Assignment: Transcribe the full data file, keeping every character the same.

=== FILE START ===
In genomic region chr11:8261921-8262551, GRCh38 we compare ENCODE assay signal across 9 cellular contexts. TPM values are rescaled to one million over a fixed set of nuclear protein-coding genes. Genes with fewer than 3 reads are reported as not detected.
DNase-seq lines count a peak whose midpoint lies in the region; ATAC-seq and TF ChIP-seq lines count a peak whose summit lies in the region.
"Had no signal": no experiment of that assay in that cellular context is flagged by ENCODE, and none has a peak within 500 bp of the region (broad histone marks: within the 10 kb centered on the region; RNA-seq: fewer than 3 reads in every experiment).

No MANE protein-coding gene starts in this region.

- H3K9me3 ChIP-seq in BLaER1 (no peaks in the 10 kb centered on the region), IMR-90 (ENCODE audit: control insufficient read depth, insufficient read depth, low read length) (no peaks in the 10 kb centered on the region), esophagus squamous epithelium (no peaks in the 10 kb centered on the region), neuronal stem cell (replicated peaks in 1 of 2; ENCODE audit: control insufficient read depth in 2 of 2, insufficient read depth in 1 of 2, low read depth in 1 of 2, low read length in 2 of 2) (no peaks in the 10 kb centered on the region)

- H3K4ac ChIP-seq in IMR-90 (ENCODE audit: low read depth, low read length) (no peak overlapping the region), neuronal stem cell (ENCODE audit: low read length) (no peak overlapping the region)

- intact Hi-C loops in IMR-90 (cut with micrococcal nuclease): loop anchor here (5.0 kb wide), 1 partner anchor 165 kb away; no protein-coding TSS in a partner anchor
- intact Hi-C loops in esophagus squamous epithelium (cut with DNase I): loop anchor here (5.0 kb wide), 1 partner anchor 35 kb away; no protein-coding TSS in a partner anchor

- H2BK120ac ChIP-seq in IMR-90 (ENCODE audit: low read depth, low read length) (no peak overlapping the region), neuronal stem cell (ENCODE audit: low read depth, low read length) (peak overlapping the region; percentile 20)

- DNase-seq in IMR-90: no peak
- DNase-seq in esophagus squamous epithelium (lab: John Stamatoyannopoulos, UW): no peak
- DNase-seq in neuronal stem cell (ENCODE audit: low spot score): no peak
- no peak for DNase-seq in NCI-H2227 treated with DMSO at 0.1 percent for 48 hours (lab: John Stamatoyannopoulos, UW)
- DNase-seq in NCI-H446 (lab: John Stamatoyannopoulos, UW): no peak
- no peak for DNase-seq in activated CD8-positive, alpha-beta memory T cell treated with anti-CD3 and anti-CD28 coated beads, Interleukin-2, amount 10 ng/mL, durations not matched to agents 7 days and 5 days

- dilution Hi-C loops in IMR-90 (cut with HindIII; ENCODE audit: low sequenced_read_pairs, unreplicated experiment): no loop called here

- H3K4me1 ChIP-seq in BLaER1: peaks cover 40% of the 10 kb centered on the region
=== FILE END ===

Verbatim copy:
In genomic region chr11:8261921-8262551, GRCh38 we compare ENCODE assay signal across 9 cellular contexts. TPM values are rescaled to one million over a fixed set of nuclear protein-coding genes. Genes with fewer than 3 reads are reported as not detected.
DNase-seq lines count a peak whose midpoint lies in the region; ATAC-seq and TF ChIP-seq lines count a peak whose summit lies in the region.
"Had no signal": no experiment of that assay in that cellular context is flagged by ENCODE, and none has a peak within 500 bp of the region (broad histone marks: within the 10 kb centered on the region; RNA-seq: fewer than 3 reads in every experiment).

No MANE protein-coding gene starts in this region.

- H3K9me3 ChIP-seq in BLaER1 (no peaks in the 10 kb centered on the region), IMR-90 (ENCODE audit: control insufficient read depth, insufficient read depth, low read length) (no peaks in the 10 kb centered on the region), esophagus squamous epithelium (no peaks in the 10 kb centered on the region), neuronal stem cell (replicated peaks in 1 of 2; ENCODE audit: control insufficient read depth in 2 of 2, insufficient read depth in 1 of 2, low read depth in 1 of 2, low read length in 2 of 2) (no peaks in the 10 kb centered on the region)

- H3K4ac ChIP-seq in IMR-90 (ENCODE audit: low read depth, low read length) (no peak overlapping the region), neuronal stem cell (ENCODE audit: low read length) (no peak overlapping the region)

- intact Hi-C loops in IMR-90 (cut with micrococcal nuclease): loop anchor here (5.0 kb wide), 1 partner anchor 165 kb away; no protein-coding TSS in a partner anchor
- intact Hi-C loops in esophagus squamous epithelium (cut with DNase I): loop anchor here (5.0 kb wide), 1 partner anchor 35 kb away; no protein-coding TSS in a partner anchor

- H2BK120ac ChIP-seq in IMR-90 (ENCODE audit: low read depth, low read length) (no peak overlapping the region), neuronal stem cell (ENCODE audit: low read depth, low read length) (peak overlapping the region; percentile 20)

- DNase-seq in IMR-90: no peak
- DNase-seq in esophagus squamous epithelium (lab: John Stamatoyannopoulos, UW): no peak
- DNase-seq in neuronal stem cell (ENCODE audit: low spot score): no peak
- no peak for DNase-seq in NCI-H2227 treated with DMSO at 0.1 percent for 48 hours (lab: John Stamatoyannopoulos, UW)
- DNase-seq in NCI-H446 (lab: John Stamatoyannopoulos, UW): no peak
- no peak for DNase-seq in activated CD8-positive, alpha-beta memory T cell treated with anti-CD3 and anti-CD28 coated beads, Interleukin-2, amount 10 ng/mL, durations not matched to agents 7 days and 5 days

- dilution Hi-C loops in IMR-90 (cut with HindIII; ENCODE audit: low sequenced_read_pairs, unreplicated experiment): no loop called here

- H3K4me1 ChIP-seq in BLaER1: peaks cover 40% of the 10 kb centered on the region